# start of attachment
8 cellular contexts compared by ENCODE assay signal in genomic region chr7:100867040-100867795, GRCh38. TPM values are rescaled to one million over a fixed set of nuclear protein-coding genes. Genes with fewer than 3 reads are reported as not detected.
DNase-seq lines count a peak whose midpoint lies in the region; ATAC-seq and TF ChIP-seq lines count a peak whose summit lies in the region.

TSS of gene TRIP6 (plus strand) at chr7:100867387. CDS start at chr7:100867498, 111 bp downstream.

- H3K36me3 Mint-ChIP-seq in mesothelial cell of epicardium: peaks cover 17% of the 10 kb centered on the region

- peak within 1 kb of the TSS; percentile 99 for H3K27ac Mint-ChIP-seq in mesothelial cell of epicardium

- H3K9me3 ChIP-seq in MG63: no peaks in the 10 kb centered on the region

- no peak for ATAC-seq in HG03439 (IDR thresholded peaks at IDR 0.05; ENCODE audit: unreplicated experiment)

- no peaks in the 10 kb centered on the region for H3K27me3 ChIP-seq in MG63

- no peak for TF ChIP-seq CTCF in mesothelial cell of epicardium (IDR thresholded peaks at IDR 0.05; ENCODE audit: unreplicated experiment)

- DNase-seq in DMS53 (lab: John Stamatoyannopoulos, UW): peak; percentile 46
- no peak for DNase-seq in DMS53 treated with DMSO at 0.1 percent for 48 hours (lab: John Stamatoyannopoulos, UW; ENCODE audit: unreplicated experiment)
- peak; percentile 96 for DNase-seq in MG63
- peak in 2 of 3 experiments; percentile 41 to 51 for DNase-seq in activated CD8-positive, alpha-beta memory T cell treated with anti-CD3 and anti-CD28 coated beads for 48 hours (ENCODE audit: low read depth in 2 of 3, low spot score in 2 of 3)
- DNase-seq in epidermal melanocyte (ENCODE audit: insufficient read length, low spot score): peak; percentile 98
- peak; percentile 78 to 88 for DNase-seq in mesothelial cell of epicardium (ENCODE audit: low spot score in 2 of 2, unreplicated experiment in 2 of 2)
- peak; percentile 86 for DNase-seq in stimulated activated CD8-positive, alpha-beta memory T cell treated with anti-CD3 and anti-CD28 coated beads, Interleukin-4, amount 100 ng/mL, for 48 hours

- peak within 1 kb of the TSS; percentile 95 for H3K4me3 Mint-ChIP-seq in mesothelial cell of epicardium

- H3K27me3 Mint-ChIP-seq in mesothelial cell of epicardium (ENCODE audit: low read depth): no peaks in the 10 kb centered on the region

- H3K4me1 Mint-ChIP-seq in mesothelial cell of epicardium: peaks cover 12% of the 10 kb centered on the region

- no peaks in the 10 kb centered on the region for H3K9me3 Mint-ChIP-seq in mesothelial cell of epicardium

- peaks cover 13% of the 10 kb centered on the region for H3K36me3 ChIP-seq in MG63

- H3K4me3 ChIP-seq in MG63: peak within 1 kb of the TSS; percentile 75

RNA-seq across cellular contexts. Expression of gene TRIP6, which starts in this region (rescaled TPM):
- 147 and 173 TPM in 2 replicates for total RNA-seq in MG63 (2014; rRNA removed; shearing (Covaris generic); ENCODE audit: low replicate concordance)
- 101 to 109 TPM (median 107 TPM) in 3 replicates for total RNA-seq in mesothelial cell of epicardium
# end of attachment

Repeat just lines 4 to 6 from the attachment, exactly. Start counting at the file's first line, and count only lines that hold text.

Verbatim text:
- H3K36me3 Mint-ChIP-seq in mesothelial cell of epicardium: peaks cover 17% of the 10 kb centered on the region

- peak within 1 kb of the TSS; percentile 99 for H3K27ac Mint-ChIP-seq in mesothelial cell of epicardium

- H3K9me3 ChIP-seq in MG63: no peaks in the 10 kb centered on the region